dc.description.abstractSimplification of complex geologic systems has been a necessary hallmark of geological engineering research and design to date. However, oversimplification and subsequent over-application of existing methods leaves room for significant improvement in our understanding of rockmass response to excavation. Although indisputable advancements have been made in increasing the safety of underground workings, falls of ground continue to injure or kill personnel and delay production. The overapplication of existing simplified methods is particularly problematic in discontinuous and laminated systems, where the response to excavation can be anisotropic and significantly impacted by the orientation, intensity, and condition of discontinuities. With the advancement of computational power and numerical modeling techniques, more of the mechanical complexities associated with discontinuous systems can be explicitly considered. Therefore, the goal of this research is to identify the geomechanical considerations for a wide range of discontinuous and laminated geologic conditions that should be incorporated into analytical and empirical methods to increase the safety and productivity of mining and civil works. This thesis focuses on addressing and overcoming two of the most significant simplifications often employed in the design of flat-roof excavations: assuming that the overburden has no self-supporting capacity, and representing discontinuous systems as continua. To that end, this research utilizes the explicit discrete element method (DEM) to identify and account for the relevant geologic and mining conditions that control local and global stability. Model complexity and scale is increased incrementally, and model results are compared to existing, well-established analytical and empirical methods to validate, confirm, or frame the implications of the numerical results and their relationship with “reality”. The first objective of this thesis is to evaluate roof self-stability and stress arching capacity through application and enhancement of the voussoir beam analog. Gaps in existing analytical calculations are identified and addressed through the methodical variation of geometry, material properties, and boundary conditions in explicit DEM voussoir beam numerical models. An adjusted voussoir beam analog is developed that can account for novel aspects of complexity such as post-peak material behavior, horizontal stress, and layered roofs that are passively bolted. The adjusted voussoir beam analytical method is then applied to a case study of the Bondi Pumping Chamber excavation in Sydney, New South Wales, Australia. The second objective of this thesis is to analyze roof self-supporting capacity and bolted stability through a parametric sensitivity analysis of 8,640 unique explicit DEM models of hypothetical coal-mine entries conducted with a particular focus on discontinuity properties. Additional considerations include in-situ stress magnitude and horizontal stress ratio, as well as material stiffness, strength, and anisotropy. Model inputs are utilized to assign a Coal Mine Roof Rating (CMRR) value to each model case, and the Analysis of Roof Bolt Systems (ARBS) is subsequently used to assess the reliability of the model results and focus future statistical analysis. Multivariate binary logistic regression is used to identify the statistically significant parameter inputs that determine the probability of a stable roof condition in unsupported and bolted models. Recommendations such as adjusting the cohesion-roughness rating and consideration of joint orientation in CMRR, as well as accounting for in-situ horizontal stress ratio in ARBS, are posited. The last objective of this thesis is to identify how excavation roofs and pillars are mechanically linked. A calibrated, confinement-dependent coal pillar constitutive model is combined with the significant controls on roof stability identified through the course of this study to assess pillar-overburden interaction in single-entry and multi-entry models. Entry-scale models are used to identify the interaction between roof stress arching capacity and pillar confinement, and panel-scale models are subsequently developed to incorporate in-situ complexities such as panel width-to-height ratio, lithologic heterogeneity, and depillaring to assess overburden stress arching capacity and pillar response. Lastly, the panel-scale model results are compared to state-of-practice analytical and empirical methods such as tributary area theory (TAT), the Analysis of Retreat Mining Pillar Stability (ARMPS), the abutment angle concept, and the Mark-Bieniawski pillar strength equation. Results confirm that properties that increase stress arching in the overburden tend to decrease pillar loads and increase pillar strength. The results of this study identify that increasing both the accuracy and applicability of existing analytical and empirical methods, as well as our holistic understanding of flat-roof excavation stability requires mechanically coupling the pillars to the roof and floor. Without this explicit consideration, state-of-practice and state-of-knowledge cannot advance towards both safer and more efficient excavations.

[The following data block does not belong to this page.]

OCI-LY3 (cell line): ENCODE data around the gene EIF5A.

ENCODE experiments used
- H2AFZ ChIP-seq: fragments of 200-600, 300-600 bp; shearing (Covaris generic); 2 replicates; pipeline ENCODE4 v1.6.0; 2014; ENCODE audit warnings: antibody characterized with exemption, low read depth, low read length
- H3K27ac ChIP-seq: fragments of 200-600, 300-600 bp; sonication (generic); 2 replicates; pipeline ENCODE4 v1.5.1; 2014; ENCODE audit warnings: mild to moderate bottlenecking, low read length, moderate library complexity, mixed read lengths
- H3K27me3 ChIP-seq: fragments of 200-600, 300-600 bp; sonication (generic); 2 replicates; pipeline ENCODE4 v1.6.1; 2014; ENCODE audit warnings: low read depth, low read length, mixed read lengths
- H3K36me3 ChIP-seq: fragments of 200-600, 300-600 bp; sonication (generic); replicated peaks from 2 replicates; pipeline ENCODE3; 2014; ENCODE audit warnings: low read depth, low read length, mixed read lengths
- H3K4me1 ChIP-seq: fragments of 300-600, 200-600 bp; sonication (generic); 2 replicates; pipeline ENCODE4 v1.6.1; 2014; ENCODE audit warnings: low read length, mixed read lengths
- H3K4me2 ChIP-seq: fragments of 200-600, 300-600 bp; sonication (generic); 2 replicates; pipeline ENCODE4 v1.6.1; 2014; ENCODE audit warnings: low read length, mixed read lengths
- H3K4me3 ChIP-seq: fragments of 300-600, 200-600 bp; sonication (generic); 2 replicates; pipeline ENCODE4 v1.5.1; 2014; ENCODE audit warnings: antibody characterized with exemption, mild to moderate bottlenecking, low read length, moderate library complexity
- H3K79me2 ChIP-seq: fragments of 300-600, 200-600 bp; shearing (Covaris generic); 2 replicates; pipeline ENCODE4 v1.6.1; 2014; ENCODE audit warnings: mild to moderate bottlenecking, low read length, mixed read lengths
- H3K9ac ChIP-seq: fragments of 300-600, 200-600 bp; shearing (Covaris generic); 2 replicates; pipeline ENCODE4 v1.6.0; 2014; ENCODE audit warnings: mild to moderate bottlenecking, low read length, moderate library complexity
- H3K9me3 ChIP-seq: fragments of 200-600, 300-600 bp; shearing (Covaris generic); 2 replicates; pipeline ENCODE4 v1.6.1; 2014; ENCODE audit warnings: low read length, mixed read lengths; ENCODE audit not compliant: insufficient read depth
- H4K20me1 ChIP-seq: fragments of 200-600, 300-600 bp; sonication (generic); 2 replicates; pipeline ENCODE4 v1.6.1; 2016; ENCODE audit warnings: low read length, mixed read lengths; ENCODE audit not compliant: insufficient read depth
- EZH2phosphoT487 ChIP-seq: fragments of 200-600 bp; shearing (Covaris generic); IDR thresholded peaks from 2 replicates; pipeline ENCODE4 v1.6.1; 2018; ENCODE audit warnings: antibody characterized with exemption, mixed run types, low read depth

dc.format.mediumborn digital